Additionally, since Jesus’ words bear a striking resemblance to Psalm 37, scholars suggest that readers look to this portion of Scripture in order to further clarify his statement.[3] The immediate context is illuminating. In Psalm 37 David says the meek person trusts in the LORD (vv. 3, 5), delights in the LORD (v. 4), waits for the LORD (v. 7), and puts his or her hope in the LORD (v. 9). Further, the rest of the Psalm highlights the fact that the meek person continues to exhibit this kind of behavior even when his life is falling apart and the unbelievers around him seem to be getting along just fine! Martyn Lloyd-Jones provides a concise summary of the meek person’s posture: “Finally, I would put it like this: We are to leave everything—ourselves, our rights, our cause, our whole future—in the hands of God, and especially so if we feel we are suffering unjustly.”[4]

Lloyd-Jones’s comments reveal why meekness cannot mean weakness. The meek person is one who displays self-control and whose power issues forth in constructive as opposed to destructive ways.[5]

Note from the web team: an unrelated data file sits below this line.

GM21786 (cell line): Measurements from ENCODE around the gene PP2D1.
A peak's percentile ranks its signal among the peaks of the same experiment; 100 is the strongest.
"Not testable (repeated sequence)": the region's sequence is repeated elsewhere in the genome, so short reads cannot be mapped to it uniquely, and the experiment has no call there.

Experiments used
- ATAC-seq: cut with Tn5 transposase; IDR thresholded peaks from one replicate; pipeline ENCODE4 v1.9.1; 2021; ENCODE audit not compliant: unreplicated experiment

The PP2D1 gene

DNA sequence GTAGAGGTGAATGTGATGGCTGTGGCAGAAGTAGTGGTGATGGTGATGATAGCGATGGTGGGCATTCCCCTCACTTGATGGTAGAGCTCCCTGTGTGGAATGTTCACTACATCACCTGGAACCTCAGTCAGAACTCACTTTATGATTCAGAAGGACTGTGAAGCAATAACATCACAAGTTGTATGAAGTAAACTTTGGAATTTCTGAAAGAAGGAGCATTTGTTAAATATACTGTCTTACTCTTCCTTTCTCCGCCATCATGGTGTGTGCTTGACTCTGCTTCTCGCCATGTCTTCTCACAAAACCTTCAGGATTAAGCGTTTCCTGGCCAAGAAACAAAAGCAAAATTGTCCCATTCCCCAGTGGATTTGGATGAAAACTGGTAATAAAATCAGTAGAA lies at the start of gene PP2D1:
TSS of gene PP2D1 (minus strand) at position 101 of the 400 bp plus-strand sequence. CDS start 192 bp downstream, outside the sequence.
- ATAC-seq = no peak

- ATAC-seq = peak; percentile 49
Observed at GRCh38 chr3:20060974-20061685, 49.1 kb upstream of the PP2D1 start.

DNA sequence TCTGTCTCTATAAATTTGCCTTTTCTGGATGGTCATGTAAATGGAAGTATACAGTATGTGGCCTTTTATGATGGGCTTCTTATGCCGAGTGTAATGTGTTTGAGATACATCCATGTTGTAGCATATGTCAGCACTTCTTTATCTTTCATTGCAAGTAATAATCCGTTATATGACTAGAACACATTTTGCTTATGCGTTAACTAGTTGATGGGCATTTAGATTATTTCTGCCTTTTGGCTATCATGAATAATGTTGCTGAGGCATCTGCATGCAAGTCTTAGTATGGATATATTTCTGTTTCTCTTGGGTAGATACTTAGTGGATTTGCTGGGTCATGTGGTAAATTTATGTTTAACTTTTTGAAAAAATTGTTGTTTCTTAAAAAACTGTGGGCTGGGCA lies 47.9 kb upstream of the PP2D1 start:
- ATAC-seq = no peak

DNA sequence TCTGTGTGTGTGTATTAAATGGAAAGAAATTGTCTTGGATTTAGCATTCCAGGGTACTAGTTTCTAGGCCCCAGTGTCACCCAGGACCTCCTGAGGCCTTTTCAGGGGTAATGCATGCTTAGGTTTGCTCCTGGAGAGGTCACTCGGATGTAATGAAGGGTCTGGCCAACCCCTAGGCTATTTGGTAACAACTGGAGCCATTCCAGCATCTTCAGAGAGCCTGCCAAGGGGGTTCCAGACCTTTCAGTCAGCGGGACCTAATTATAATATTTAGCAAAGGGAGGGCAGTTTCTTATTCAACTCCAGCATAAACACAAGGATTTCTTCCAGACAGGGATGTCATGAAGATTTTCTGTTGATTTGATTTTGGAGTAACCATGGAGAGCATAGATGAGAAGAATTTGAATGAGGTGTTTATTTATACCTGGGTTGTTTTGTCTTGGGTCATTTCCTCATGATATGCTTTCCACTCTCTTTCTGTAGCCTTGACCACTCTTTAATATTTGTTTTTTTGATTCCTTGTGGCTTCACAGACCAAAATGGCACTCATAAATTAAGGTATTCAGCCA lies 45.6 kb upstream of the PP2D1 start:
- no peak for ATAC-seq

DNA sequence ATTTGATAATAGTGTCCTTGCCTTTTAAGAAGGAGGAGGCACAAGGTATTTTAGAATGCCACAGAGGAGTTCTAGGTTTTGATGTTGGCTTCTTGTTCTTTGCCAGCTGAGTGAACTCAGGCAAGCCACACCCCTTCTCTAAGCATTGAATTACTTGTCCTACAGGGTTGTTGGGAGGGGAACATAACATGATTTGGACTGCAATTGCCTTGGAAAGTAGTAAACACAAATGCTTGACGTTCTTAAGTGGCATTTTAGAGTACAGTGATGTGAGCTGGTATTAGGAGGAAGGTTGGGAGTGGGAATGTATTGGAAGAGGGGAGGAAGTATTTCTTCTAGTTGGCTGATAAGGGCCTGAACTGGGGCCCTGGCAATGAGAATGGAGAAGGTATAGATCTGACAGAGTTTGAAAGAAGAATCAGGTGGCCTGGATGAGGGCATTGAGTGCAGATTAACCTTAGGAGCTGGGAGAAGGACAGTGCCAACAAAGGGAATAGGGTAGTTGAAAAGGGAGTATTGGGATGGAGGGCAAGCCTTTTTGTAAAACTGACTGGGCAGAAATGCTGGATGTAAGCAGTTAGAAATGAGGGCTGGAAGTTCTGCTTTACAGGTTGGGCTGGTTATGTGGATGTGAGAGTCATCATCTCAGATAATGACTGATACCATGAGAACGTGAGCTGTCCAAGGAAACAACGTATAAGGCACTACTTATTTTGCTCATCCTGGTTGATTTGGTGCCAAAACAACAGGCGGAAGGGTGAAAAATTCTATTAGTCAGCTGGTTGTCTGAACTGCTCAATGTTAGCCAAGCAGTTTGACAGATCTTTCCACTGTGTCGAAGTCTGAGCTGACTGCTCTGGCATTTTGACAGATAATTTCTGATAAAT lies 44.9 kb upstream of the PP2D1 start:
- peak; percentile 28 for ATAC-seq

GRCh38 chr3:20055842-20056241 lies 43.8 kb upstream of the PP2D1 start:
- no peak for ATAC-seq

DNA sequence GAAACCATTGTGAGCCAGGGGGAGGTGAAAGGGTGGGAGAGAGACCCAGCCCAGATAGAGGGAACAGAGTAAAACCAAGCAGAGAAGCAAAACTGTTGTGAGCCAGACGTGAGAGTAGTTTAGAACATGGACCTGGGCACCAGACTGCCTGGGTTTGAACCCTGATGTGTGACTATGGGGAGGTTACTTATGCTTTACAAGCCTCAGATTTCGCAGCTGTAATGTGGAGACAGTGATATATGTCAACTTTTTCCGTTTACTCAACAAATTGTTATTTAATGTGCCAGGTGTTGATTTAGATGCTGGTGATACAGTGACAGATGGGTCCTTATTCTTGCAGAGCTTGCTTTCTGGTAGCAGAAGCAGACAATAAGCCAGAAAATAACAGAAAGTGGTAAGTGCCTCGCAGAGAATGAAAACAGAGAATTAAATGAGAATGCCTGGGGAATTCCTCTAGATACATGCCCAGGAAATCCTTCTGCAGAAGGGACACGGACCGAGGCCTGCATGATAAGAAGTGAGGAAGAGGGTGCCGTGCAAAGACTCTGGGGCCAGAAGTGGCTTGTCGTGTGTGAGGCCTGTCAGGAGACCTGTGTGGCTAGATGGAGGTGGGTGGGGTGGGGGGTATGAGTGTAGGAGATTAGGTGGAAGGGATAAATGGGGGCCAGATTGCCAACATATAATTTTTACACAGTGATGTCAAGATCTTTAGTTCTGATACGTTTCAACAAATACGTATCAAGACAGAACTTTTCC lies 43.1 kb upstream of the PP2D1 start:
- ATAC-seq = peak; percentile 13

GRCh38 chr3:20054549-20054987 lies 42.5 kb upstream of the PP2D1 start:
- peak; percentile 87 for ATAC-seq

We Inherit the Earth

If the word “meek” causes confusion, the phrase “inherit the earth” spawns even more discussion. In particular, what “earth” will believers inherit? Is this a reference to a future millennial reign in Israel, or is this a reference to the new heavens and new earth? Here’s what I think we can say: Jesus’ promise that the meek will “inherit the earth” calls to mind the land promise in Genesis 12, as well as Isaiah 61:7, where the language matches exactly.

As I read the unfolding biblical drama, it seems to me that the land inheritance given to Israel is universalized to encompass the entire earth, thus pointing to the new creation (Isa. 66:22; Rev. 21:1). Consequently, Paul speaks of believers inheriting the world (Rom. 4:13), signaling that believers will live forever in the new heaven and earth—a recreated world.

Meekness, Earth Inheritance, and Daily Life

Regardless of what you make of the land inheritance, we can apply Jesus’ words in at least three ways.